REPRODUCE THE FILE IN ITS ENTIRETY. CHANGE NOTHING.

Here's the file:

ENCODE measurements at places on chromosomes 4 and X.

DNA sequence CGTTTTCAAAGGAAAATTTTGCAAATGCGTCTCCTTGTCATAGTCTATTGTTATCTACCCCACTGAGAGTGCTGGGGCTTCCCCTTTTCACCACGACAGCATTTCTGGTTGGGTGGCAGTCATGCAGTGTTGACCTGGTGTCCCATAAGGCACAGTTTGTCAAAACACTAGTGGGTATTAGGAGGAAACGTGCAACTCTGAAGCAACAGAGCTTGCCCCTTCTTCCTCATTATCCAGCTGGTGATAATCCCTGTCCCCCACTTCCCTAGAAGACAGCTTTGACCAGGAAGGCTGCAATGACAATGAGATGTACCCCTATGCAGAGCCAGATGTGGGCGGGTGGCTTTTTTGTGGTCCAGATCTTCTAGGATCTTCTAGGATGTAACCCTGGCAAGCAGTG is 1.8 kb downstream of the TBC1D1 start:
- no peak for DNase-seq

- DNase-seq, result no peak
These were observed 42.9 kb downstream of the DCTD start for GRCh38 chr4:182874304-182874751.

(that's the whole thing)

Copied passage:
ENCODE measurements at places on chromosomes 4 and X.

DNA sequence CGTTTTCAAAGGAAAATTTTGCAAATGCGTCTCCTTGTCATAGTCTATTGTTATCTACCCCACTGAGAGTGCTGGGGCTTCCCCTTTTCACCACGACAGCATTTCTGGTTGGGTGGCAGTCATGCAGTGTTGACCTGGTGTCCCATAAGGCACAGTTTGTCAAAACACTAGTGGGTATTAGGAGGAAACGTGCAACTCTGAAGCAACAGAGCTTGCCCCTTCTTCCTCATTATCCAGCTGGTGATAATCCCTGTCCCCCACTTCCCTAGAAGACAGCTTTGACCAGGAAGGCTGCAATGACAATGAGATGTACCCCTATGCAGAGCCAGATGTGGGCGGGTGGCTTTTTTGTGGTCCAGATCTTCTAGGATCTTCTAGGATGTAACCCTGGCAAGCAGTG is 1.8 kb downstream of the TBC1D1 start:
- no peak for DNase-seq

- DNase-seq, result no peak
These were observed 42.9 kb downstream of the DCTD start for GRCh38 chr4:182874304-182874751.